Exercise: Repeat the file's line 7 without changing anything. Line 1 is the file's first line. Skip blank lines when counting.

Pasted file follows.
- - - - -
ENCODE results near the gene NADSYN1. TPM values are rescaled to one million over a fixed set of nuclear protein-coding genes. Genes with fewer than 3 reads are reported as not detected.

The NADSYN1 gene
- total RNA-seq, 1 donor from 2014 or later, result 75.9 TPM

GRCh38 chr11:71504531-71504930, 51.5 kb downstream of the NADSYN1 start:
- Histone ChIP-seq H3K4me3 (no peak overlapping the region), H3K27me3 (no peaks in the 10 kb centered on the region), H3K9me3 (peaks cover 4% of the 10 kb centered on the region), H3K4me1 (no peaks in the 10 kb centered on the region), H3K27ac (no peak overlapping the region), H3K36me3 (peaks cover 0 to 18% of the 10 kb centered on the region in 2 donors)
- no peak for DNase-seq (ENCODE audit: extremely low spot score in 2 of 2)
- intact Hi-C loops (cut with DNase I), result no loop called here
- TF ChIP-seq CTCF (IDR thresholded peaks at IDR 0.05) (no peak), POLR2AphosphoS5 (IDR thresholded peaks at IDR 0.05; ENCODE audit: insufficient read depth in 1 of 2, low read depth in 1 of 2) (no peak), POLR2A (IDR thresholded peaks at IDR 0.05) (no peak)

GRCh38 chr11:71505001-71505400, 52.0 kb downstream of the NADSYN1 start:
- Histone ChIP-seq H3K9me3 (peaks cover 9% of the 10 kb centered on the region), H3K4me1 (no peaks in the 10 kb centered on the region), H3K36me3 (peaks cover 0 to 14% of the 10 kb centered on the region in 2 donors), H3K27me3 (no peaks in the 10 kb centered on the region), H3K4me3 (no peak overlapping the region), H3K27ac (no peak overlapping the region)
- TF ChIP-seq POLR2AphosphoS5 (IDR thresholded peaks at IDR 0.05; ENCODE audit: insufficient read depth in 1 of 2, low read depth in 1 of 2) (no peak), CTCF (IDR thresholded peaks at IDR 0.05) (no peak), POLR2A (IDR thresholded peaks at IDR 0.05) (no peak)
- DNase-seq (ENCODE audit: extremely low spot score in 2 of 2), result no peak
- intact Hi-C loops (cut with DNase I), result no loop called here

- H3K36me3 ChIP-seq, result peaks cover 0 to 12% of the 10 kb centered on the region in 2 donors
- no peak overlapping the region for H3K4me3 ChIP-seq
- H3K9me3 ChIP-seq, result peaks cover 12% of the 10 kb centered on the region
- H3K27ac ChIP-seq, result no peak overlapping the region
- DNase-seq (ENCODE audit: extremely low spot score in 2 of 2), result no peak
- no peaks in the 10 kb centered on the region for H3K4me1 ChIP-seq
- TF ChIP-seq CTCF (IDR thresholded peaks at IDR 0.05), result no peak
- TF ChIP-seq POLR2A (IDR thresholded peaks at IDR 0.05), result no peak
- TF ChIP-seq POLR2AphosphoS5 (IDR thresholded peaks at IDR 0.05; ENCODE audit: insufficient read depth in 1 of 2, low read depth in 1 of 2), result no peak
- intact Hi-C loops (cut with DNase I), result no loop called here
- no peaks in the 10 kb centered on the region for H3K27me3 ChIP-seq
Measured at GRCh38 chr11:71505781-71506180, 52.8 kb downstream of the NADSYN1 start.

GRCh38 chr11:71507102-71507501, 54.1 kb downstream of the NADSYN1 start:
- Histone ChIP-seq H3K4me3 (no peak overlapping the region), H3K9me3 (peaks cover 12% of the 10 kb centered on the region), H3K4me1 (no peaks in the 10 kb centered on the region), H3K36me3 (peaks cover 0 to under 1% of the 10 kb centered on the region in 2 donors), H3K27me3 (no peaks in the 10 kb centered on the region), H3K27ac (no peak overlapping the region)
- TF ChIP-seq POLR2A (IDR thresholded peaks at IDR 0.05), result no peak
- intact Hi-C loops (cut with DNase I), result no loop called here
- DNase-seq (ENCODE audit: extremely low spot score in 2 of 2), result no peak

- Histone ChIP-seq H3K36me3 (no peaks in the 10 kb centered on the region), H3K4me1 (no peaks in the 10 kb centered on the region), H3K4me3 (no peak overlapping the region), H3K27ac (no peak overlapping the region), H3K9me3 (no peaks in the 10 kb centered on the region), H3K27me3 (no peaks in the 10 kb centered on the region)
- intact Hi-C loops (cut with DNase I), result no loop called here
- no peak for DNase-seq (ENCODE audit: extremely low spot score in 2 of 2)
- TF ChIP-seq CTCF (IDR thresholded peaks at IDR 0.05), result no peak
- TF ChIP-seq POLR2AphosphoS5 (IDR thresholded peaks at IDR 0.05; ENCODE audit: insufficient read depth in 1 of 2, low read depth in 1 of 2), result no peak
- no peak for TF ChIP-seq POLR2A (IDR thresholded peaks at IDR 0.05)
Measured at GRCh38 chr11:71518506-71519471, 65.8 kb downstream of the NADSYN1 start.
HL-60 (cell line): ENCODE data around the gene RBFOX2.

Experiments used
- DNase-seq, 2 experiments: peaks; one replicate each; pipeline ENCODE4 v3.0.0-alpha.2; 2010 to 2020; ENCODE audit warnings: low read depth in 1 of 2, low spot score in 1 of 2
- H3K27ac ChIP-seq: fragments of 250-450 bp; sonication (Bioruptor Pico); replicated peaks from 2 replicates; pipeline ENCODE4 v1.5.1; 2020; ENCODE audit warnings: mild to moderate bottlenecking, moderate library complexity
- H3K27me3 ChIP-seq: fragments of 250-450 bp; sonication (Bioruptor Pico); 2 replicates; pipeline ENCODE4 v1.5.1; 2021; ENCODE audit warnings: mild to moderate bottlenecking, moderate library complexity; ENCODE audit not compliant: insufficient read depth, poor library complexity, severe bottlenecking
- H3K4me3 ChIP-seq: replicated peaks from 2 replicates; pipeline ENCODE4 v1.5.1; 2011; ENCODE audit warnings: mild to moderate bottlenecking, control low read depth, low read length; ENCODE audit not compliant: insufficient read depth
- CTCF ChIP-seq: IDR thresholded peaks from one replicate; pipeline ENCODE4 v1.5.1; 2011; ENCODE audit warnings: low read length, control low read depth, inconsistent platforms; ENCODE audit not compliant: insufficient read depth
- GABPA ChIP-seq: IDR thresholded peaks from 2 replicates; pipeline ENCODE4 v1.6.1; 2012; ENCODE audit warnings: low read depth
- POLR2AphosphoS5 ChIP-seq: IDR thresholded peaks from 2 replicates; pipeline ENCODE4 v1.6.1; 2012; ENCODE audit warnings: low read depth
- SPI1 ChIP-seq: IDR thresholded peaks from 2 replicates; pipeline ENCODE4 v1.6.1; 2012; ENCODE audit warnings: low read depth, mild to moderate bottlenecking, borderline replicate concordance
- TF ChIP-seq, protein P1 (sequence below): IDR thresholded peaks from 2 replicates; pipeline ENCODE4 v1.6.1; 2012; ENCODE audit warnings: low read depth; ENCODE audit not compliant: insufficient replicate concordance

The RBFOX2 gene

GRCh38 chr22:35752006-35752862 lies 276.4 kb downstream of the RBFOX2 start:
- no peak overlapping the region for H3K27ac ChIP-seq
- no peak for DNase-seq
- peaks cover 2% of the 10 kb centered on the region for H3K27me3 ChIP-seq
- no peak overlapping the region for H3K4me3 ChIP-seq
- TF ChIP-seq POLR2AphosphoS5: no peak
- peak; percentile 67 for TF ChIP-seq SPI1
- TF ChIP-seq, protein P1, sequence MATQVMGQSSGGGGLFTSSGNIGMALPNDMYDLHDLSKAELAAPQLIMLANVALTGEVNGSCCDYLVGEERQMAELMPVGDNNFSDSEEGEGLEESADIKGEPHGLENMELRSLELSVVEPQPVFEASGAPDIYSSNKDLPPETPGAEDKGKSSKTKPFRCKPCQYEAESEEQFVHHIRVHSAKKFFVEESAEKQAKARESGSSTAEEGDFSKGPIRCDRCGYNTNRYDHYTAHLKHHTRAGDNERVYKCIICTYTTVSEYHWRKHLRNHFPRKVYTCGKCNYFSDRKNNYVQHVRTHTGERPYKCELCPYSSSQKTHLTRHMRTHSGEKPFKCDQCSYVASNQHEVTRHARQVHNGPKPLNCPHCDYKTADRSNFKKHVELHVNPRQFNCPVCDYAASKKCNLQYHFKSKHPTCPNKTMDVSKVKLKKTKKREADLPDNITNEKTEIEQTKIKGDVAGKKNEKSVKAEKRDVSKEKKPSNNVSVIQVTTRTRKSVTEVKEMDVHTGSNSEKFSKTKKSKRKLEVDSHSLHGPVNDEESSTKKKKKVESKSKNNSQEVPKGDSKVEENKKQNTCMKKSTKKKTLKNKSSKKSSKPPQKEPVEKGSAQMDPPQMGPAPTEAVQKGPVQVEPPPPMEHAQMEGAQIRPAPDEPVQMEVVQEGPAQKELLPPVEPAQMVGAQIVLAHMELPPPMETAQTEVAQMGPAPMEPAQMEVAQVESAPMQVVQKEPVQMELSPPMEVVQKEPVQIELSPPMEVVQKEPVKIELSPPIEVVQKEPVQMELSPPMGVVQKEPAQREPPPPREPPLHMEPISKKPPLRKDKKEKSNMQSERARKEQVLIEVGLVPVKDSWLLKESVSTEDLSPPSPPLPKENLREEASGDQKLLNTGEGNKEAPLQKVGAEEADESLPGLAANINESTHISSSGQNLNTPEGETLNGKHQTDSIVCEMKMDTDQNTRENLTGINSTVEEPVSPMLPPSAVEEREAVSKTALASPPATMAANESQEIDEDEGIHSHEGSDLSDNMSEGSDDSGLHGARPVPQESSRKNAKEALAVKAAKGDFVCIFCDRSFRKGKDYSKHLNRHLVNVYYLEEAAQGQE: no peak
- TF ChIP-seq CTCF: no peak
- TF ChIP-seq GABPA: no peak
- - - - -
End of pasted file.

- intact Hi-C loops (cut with DNase I), result no loop called here